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  • Blaming migrants won’t solve Western Sydney’s growing pains

    Posted on July 20, 2017

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    Many people in culturally diverse populations in Western Sydney have lived in Australia for many years, if not several generations.

    Shanthi Robertson, Western Sydney University and Kristine Aquino, University of Technology Sydney

    Population growth has profound impacts on Australian life, and sorting myths from facts can be difficult. This article is part of our series, Is Australia Full?, which aims to help inform a wide-ranging and often emotive debate.

    Western Sydney is one of the fastest-growing regions in Australia. It’s also one of the most culturally and linguistically diverse, as a key arrival point for refugees and new migrants when they first settle in Australia.

    Various public figures and media outlets have connected asylum-seeker intake and immigration to traffic congestion and queues at hospitals in Western Sydney.

    However, this kind of reaction can pin the blame for infrastructure and affordability problems on culturally diverse populations who may have already lived in Australia for many years, if not several generations. Read more…


  • From Boomers to Xennials: we love talking about our generations, but must recognise their limits

    Posted on July 18, 2017

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    Do you remember these?

    Dan Woodman, University of Melbourne

    We all know the names: Boomers, Gen X and Millennials. Now we can add the “Xennials”, a cross-over generation between X-ers and Millennials that recently took the internet by storm.

    The “Xennials” are supposedly a group born between the late 1970s and early 1980s who entered the labour market well after the recession of the early 1990s, but before the Global Financial Crisis. They had an analogue childhood, but digital young adulthood.

    However, the “Xennials” must be taken with several grains of salt. There isn’t yet any strong academic evidence for the grouping, although clearly the idea resonates with a lot of people who felt left out by the usual categorisations.

    I am a sociologist of youth and generations, who tracks Australians through young adulthood. There is some truth to generations talk, as our lives are shaped by the times in which we grow up. But the labels are blunt, homogenising, underplay inequality, and often function as nasty stereotypes. Read more…


  • Census 2016 shows Australia’s changing religious profile, with more ‘nones’ than Catholics

    Posted on July 17, 2017

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    The 2016 Census showed major changes in the ranking order of religious groups in Australia.
    AAP/Tracey Nearmy

    Gary D Bouma, Monash University

    Every five years the census asks Australians: “What is your religion?”. Ten tick-box responses are provided, along with the option to write in some other response.

    In 2016 Census, the first box was for “no religion”. This was not a secularist plot, but an acknowledgement that those declaring they had “no religion” were very likely to be the most numerous category, followed by Catholics.

    Alongside those declaring they have “no religion”, Australia now has – in addition to a highly diverse bloc of Christian groups that are very internally diverse – five substantial religious communities (Buddhists, Muslims, Hindus, Sikhs, and Jews). Read more…


  • Census shows increase in children with disability, but even more are still uncounted

    Posted on July 14, 2017

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    Some people with disabilities may not require government supports, meaning they wouldn’t have been counted as having a disability in the Census.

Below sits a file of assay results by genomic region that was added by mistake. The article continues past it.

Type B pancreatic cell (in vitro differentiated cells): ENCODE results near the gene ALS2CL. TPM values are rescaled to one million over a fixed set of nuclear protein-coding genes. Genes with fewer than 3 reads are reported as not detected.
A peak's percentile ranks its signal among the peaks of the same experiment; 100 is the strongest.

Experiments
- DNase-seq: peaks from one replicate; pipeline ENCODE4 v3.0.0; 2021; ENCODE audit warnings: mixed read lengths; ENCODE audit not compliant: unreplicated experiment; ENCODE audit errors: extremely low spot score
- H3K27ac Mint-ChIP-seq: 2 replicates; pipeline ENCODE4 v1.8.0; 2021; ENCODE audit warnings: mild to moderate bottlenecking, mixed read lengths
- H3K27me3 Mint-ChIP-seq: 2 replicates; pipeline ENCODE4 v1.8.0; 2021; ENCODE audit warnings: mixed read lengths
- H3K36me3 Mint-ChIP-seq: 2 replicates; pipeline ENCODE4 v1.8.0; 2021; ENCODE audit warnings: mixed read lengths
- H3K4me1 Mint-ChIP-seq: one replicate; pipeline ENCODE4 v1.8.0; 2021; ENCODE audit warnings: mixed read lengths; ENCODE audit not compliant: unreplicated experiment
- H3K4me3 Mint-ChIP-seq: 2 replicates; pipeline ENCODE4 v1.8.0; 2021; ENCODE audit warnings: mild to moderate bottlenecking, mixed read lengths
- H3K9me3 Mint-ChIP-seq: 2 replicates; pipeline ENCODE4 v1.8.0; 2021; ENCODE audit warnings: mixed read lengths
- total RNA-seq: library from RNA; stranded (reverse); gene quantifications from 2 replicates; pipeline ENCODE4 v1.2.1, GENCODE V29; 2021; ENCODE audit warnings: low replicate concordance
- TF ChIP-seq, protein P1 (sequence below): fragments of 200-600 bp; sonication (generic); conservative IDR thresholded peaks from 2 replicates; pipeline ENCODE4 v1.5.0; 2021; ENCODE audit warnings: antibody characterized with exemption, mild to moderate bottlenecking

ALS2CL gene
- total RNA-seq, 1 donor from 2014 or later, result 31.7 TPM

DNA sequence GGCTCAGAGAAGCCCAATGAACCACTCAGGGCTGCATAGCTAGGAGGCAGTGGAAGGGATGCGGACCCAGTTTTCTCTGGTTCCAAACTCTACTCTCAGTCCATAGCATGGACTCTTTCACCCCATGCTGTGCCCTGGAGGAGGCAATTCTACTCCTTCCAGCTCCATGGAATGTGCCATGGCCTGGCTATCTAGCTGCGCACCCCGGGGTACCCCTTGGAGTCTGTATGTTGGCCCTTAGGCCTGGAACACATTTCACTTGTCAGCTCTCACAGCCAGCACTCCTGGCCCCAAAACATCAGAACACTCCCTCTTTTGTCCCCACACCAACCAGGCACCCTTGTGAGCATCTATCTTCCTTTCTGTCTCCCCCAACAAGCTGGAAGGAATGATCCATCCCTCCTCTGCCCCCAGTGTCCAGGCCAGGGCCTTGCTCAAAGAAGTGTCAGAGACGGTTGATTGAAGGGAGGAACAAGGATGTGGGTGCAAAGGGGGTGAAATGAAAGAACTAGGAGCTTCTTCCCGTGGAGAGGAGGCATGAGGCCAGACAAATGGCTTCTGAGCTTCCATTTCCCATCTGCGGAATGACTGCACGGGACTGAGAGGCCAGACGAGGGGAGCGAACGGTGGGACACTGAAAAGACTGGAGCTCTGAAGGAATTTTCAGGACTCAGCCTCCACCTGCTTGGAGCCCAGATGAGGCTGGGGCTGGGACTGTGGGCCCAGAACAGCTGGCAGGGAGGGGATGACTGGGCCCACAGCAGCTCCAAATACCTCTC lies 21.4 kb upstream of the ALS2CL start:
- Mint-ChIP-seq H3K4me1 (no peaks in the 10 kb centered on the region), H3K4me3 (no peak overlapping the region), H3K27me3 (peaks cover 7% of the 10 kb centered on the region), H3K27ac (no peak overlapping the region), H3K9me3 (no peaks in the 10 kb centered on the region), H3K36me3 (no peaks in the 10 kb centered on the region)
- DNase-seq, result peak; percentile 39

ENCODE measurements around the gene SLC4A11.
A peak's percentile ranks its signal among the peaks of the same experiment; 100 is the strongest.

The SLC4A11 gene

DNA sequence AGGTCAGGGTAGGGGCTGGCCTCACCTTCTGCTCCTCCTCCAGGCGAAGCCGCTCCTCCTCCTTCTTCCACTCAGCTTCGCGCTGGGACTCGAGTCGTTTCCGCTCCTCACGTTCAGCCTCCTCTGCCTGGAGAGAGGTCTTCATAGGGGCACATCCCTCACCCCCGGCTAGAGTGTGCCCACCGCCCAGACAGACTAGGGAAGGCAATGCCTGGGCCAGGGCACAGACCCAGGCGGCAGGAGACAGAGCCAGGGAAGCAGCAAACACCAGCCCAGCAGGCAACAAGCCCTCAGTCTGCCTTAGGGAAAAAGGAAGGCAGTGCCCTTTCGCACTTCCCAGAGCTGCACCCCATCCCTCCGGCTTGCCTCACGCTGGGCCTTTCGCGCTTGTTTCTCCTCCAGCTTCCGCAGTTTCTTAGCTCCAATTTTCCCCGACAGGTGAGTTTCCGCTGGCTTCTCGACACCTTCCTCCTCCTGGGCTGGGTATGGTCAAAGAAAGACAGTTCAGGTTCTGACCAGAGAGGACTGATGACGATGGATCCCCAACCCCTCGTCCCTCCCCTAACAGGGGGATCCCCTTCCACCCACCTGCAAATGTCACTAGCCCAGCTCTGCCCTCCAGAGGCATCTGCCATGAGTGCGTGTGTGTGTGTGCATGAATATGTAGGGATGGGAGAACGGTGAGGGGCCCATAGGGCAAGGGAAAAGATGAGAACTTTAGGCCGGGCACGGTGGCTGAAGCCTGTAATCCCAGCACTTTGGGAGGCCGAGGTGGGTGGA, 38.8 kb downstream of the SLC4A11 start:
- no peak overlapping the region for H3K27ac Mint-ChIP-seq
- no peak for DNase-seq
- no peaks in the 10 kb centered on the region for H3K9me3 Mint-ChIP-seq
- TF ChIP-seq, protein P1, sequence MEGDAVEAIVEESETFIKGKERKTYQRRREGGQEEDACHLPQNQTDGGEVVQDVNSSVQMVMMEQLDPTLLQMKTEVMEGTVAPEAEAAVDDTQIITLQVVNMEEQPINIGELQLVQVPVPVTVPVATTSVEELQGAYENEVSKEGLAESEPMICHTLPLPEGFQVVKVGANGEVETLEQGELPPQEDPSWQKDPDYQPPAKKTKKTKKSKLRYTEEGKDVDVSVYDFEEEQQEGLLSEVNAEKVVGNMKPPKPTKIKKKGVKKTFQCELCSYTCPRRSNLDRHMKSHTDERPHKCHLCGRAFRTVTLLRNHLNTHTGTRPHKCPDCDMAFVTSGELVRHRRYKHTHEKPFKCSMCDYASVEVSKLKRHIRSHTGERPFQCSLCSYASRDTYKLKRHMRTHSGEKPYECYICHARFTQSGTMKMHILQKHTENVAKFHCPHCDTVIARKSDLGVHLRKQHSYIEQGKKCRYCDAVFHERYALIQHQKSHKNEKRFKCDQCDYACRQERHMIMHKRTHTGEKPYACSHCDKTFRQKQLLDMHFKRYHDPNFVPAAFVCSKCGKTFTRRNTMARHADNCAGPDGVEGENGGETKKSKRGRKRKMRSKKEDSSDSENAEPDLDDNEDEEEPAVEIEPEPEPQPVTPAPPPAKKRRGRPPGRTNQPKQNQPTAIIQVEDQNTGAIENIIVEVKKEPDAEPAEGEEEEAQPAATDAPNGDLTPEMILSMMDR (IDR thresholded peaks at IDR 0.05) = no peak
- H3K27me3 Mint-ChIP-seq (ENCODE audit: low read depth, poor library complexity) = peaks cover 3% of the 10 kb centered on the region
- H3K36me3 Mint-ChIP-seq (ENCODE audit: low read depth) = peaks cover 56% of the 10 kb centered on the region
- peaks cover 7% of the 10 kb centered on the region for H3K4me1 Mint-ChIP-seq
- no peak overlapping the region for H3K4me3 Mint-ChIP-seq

Karen R Fisher, UNSW and Sally Robinson, Southern Cross University

    The 2016 Census has revealed an increase in the number of children with disability, up nearly 40,000 since 2011. One explanation is that the census now counts disability differently, which is more in line with the way many children and families view disability.

    But other children continue to miss out on support because they do not name their needs as “disability”. And services don’t yet have adequate funding for even the revealed number of children, so other children who require assistance are left out.

    A census that counts people who identify as having a disability, as well as those who need support, could help resolve these problems. Read more…


  • New website resource: Smart Technology Living Lab

    Posted on July 10, 2017

    TASA member Deborah Lupton led the creation of the new Smart Technology Living Lab: Co-creating solutions and ideas using social and design research


  • Long ignored, adolescent family violence needs our attention

    Posted on July 4, 2017

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    Adolescent family violence has detrimental effects on the health and wellbeing of families, and is surrounded by stigma and shame.

    Kate Fitz-Gibbon, Monash University; JaneMaree Maher, Monash University, and Jude McCulloch, Monash University

    Family violence and youth justice have been subjected to an intense focus in Australia in the past year. Reviews have revealed the failure to provide effective responses to these issues. Government responses to family violence have emphasised the importance of perpetrator accountability, while in the youth justice field recent reforms have seen a toughening of legal responses.

    Adolescent family violence has implications in both of these areas. However, it has been the subject of limited inquiry.

    Adolescent family violence is violence used by young people against family members. Most often, it refers to violence occurring within the home.

    It is distinct because the adolescent requires ongoing care even when violent, which mean responses used in other cases of family violence can’t readily be applied. It has detrimental effects on the health and wellbeing of families, and is surrounded by stigma and shame. Read more…


  • “Youth Participation in the Human Rights Council” (in Australian Outlook)

    Posted on July 1, 2017

    TASA member Lesley Pruitt, a senior lecturer in politics and international relations at Monash University, writes about young people and the UN. This article was first published by the Australian Institute of International Affairs and is republished here under a Creative Commons Licence

    Young people are often categorised as politically disengaged and apathetic. A program backed by Australia and the UN is seeking to shake this image, engaging youth and giving them a voice at the highest level of global politics.